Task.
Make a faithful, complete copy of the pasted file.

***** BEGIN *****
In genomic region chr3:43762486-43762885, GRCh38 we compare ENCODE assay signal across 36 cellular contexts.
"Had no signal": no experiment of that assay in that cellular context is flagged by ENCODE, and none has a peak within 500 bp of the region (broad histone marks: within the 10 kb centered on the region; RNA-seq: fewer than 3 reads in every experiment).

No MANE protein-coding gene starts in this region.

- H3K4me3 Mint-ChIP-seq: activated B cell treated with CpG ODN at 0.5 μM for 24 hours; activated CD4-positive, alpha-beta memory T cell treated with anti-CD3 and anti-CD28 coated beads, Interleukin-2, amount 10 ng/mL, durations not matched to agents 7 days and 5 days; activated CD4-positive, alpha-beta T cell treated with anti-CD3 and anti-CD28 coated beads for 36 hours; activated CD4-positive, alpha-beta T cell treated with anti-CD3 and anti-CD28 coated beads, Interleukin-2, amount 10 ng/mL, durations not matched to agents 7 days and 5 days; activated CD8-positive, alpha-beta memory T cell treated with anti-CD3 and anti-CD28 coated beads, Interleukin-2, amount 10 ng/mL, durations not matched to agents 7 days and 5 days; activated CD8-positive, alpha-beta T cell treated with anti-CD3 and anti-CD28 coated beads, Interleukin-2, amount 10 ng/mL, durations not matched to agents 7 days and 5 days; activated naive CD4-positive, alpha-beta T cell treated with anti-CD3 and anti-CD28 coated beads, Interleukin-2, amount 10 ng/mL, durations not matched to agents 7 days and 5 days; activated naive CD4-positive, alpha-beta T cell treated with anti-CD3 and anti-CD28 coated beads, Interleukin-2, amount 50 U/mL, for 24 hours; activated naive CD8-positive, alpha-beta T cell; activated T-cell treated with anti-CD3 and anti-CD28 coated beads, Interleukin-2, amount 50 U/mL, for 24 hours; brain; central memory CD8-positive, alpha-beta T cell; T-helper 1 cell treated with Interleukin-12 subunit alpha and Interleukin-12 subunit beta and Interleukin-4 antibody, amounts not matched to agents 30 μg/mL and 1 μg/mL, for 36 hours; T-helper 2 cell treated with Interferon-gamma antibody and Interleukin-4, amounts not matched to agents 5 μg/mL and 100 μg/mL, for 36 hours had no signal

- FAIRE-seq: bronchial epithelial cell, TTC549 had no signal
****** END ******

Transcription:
In genomic region chr3:43762486-43762885, GRCh38 we compare ENCODE assay signal across 36 cellular contexts.
"Had no signal": no experiment of that assay in that cellular context is flagged by ENCODE, and none has a peak within 500 bp of the region (broad histone marks: within the 10 kb centered on the region; RNA-seq: fewer than 3 reads in every experiment).

No MANE protein-coding gene starts in this region.

- H3K4me3 Mint-ChIP-seq: activated B cell treated with CpG ODN at 0.5 μM for 24 hours; activated CD4-positive, alpha-beta memory T cell treated with anti-CD3 and anti-CD28 coated beads, Interleukin-2, amount 10 ng/mL, durations not matched to agents 7 days and 5 days; activated CD4-positive, alpha-beta T cell treated with anti-CD3 and anti-CD28 coated beads for 36 hours; activated CD4-positive, alpha-beta T cell treated with anti-CD3 and anti-CD28 coated beads, Interleukin-2, amount 10 ng/mL, durations not matched to agents 7 days and 5 days; activated CD8-positive, alpha-beta memory T cell treated with anti-CD3 and anti-CD28 coated beads, Interleukin-2, amount 10 ng/mL, durations not matched to agents 7 days and 5 days; activated CD8-positive, alpha-beta T cell treated with anti-CD3 and anti-CD28 coated beads, Interleukin-2, amount 10 ng/mL, durations not matched to agents 7 days and 5 days; activated naive CD4-positive, alpha-beta T cell treated with anti-CD3 and anti-CD28 coated beads, Interleukin-2, amount 10 ng/mL, durations not matched to agents 7 days and 5 days; activated naive CD4-positive, alpha-beta T cell treated with anti-CD3 and anti-CD28 coated beads, Interleukin-2, amount 50 U/mL, for 24 hours; activated naive CD8-positive, alpha-beta T cell; activated T-cell treated with anti-CD3 and anti-CD28 coated beads, Interleukin-2, amount 50 U/mL, for 24 hours; brain; central memory CD8-positive, alpha-beta T cell; T-helper 1 cell treated with Interleukin-12 subunit alpha and Interleukin-12 subunit beta and Interleukin-4 antibody, amounts not matched to agents 30 μg/mL and 1 μg/mL, for 36 hours; T-helper 2 cell treated with Interferon-gamma antibody and Interleukin-4, amounts not matched to agents 5 μg/mL and 100 μg/mL, for 36 hours had no signal

- FAIRE-seq: bronchial epithelial cell, TTC549 had no signal